Many young people have trouble tuning out distractions of everyday life when trying to study. High school and college students alike understand the need to study for classes and tests, but at times daily activities interfere with getting the job done. Once you identify what gets you off track, you can avoid the distractions and get on with the task at hand.
While staying connected with friends is important, it can be a distraction when trying to study. Before you begin your study session, alert your friends that you will be offline for awhile. Then, turn off your phone and social media connections on your computer before beginning to study. If you absolutely have to keep in touch, allow yourself breaks in studying to check text messages, email and social media -- then get right back to work.
Minimize the Soundtrack
When working on a project, music can provide inspiration and motivation. However, when reading, writing or studying, music may be a distraction. Keep the volume low and limit music to instrumental selections to keep distraction at a minimum. If you find any type of music too distracting, but can’t bear the quiet, try white noise options. Use noise-cancelling headphones to block out talking and other environmental noises.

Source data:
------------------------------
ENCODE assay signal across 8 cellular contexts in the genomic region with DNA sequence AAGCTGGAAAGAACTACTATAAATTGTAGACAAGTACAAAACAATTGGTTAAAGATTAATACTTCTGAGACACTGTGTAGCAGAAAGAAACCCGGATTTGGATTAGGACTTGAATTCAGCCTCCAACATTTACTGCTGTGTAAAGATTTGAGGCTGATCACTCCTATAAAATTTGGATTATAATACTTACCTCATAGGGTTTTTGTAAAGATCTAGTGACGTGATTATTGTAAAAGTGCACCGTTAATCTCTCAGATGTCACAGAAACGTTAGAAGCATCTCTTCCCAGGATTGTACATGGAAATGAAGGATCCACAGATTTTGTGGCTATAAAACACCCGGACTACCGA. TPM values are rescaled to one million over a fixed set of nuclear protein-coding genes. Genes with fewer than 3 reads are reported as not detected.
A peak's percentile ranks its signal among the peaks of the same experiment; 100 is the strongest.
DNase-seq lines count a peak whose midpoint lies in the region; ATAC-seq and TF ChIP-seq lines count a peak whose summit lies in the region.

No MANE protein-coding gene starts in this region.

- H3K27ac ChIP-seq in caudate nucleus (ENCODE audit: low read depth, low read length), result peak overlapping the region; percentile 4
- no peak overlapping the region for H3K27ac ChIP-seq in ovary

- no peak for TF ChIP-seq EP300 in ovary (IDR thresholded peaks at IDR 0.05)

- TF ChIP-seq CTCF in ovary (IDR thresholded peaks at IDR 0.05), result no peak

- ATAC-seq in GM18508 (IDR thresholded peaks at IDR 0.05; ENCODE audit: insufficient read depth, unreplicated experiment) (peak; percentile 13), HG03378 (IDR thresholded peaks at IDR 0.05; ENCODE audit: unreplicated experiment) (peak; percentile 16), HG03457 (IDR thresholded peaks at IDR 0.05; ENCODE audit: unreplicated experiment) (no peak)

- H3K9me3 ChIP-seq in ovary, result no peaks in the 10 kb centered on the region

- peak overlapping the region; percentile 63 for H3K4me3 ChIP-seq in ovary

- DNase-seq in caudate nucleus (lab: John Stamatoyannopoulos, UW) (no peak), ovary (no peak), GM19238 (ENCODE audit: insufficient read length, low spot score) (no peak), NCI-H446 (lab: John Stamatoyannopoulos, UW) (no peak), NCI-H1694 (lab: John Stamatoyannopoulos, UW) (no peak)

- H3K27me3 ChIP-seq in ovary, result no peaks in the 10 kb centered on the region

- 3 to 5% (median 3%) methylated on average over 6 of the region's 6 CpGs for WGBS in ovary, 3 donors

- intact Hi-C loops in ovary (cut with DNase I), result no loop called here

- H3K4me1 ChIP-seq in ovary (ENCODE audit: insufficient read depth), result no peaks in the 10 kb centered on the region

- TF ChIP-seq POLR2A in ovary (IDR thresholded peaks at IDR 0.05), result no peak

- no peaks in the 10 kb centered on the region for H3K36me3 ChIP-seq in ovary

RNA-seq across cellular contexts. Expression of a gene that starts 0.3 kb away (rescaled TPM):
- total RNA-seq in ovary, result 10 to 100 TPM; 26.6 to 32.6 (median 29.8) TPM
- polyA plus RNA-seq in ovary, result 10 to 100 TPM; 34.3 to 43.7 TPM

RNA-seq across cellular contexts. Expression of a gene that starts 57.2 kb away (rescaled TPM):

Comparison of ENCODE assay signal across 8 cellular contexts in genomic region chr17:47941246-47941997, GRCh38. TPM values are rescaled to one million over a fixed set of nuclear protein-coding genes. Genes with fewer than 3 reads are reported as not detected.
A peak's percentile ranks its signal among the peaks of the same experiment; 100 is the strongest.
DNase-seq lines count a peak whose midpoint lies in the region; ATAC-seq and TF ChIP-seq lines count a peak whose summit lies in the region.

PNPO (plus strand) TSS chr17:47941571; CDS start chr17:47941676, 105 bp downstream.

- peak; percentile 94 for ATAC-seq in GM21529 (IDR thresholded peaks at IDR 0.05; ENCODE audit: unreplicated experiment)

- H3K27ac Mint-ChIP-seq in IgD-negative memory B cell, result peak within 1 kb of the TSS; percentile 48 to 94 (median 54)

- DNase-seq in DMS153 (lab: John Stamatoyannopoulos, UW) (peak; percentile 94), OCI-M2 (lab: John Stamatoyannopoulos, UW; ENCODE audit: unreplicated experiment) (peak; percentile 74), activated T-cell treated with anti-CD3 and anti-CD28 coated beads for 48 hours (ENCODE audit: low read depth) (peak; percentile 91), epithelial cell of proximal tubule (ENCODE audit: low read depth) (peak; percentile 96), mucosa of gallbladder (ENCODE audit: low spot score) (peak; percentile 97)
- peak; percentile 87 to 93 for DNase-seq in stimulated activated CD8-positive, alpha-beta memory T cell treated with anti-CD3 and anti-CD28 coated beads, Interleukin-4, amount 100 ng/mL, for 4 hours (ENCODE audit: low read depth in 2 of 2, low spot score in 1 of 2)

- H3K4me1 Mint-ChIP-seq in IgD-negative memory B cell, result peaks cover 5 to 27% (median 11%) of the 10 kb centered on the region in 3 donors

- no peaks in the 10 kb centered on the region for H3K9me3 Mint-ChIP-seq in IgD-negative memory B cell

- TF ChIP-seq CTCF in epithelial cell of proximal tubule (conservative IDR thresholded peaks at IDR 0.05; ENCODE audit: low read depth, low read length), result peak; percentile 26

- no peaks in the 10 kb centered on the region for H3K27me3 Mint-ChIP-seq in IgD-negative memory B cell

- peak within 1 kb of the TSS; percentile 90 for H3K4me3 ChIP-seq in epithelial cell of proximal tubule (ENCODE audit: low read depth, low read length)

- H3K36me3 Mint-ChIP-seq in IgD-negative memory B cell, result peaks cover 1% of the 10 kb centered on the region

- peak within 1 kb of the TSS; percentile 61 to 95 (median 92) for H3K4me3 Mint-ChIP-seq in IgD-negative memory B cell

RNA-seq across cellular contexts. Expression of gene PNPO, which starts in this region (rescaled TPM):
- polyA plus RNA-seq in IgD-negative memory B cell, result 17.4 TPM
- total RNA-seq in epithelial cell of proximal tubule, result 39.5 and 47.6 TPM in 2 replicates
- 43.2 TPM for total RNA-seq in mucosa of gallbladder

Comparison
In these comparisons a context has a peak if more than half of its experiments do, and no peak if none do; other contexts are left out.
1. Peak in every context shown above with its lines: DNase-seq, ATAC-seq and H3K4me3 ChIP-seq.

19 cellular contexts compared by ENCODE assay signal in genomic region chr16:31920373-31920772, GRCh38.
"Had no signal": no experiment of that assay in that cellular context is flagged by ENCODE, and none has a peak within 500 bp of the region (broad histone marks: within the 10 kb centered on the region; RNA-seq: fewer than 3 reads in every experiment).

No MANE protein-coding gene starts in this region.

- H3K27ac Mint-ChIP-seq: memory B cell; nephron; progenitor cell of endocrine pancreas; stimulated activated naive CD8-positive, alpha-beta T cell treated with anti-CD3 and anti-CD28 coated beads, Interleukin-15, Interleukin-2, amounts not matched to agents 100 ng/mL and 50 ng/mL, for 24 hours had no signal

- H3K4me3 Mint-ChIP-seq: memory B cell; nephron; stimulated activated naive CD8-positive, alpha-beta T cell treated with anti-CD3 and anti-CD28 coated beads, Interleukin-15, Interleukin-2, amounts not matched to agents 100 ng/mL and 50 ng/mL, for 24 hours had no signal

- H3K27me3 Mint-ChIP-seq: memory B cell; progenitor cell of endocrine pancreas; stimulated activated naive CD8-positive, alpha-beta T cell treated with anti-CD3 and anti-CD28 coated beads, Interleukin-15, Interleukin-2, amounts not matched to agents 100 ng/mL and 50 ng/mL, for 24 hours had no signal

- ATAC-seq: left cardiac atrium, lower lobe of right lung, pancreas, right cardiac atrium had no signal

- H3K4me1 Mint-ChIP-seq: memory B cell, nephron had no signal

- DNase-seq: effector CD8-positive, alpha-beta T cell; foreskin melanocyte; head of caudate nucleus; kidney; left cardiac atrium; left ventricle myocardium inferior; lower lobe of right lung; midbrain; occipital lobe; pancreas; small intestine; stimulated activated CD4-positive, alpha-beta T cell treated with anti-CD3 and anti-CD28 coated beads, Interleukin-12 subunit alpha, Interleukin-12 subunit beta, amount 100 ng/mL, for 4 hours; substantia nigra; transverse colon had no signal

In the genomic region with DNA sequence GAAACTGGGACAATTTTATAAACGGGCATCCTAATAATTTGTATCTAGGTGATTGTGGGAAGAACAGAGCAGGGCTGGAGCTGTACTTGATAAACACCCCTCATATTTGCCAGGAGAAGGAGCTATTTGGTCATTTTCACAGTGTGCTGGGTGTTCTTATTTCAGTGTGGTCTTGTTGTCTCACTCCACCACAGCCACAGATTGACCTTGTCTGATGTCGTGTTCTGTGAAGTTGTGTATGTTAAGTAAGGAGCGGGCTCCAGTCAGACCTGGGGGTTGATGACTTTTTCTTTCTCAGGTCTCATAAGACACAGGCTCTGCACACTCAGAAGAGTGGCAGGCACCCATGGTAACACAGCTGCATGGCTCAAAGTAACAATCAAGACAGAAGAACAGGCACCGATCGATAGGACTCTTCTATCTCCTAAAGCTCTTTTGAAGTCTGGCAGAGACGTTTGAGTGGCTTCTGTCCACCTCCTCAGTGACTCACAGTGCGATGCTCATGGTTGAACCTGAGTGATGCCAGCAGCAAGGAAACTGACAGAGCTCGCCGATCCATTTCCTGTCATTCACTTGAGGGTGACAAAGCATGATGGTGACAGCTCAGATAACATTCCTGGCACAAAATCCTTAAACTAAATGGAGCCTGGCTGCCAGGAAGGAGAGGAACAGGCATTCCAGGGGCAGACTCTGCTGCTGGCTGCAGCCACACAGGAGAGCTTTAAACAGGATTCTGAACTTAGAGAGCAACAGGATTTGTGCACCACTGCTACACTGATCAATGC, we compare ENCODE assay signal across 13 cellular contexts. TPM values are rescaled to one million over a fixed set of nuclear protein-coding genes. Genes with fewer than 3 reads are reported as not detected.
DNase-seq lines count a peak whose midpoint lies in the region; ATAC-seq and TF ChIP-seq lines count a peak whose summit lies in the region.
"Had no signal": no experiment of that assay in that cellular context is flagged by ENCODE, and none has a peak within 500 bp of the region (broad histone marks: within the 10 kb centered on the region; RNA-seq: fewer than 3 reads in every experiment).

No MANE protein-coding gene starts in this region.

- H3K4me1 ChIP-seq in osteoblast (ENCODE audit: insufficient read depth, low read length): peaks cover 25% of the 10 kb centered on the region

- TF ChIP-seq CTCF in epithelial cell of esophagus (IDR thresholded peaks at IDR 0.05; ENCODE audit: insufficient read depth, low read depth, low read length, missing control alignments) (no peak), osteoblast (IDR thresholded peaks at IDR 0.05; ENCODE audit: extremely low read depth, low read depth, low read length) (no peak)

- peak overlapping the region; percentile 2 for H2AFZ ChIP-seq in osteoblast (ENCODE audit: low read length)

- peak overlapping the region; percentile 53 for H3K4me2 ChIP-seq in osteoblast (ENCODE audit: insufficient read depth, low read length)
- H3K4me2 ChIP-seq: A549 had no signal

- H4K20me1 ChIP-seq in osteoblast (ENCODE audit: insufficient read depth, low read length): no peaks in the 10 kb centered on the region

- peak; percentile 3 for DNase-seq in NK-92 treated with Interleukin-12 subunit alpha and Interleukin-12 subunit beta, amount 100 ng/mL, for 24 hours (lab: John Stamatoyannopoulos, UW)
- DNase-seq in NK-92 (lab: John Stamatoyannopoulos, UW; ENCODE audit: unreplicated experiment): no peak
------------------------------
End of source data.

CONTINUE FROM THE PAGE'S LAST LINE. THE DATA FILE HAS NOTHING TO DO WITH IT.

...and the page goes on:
Choose Your Location
You can avoid distractions by choosing your location carefully. If studying at home, arrange a dedicated space that is away from TV, conversations and general family chaos. At home or in a dorm, put a sign on your door to alert family and friends that you are studying and don’t want to be disturbed. If clutter is distracting to you, tidy your room or study space before beginning so you won’t be tempted to stop your work to straighten up. Go to the library to study to get away from interruptions. Avoid the temptation to study at your favorite coffee shop. Even though you can get free wifi, these spots have far too many distractions to make studying there profitable.
Manage Your Routine
It is a good idea to develop a routine study schedule so you don’t end up squeezing in a few minutes here and there for studying. If you just can’t keep your mind on studying, mix up your study time by alternating reading and studying with more active homework assignments. Take regular breaks to keep your mind alert.
Michele Norfleet is a freelance writer who writes on travel, home and garden and education topics. She has coauthored a handbook for teachers on school-wide discipline and has contributed tips for special-needs students in the basal curriculum for RCL Benziger. Norfleet holds a master's degree from Southern Illinois University and has experience as a special-needs teacher and speech pathologist.